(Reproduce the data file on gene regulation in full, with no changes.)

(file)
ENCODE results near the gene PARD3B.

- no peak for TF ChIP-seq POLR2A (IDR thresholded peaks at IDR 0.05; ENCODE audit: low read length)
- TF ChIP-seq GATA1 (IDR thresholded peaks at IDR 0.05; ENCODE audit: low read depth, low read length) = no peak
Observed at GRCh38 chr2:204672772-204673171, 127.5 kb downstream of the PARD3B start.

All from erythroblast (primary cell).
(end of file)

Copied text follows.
ENCODE results near the gene PARD3B.

- no peak for TF ChIP-seq POLR2A (IDR thresholded peaks at IDR 0.05; ENCODE audit: low read length)
- TF ChIP-seq GATA1 (IDR thresholded peaks at IDR 0.05; ENCODE audit: low read depth, low read length) = no peak
Observed at GRCh38 chr2:204672772-204673171, 127.5 kb downstream of the PARD3B start.

All from erythroblast (primary cell).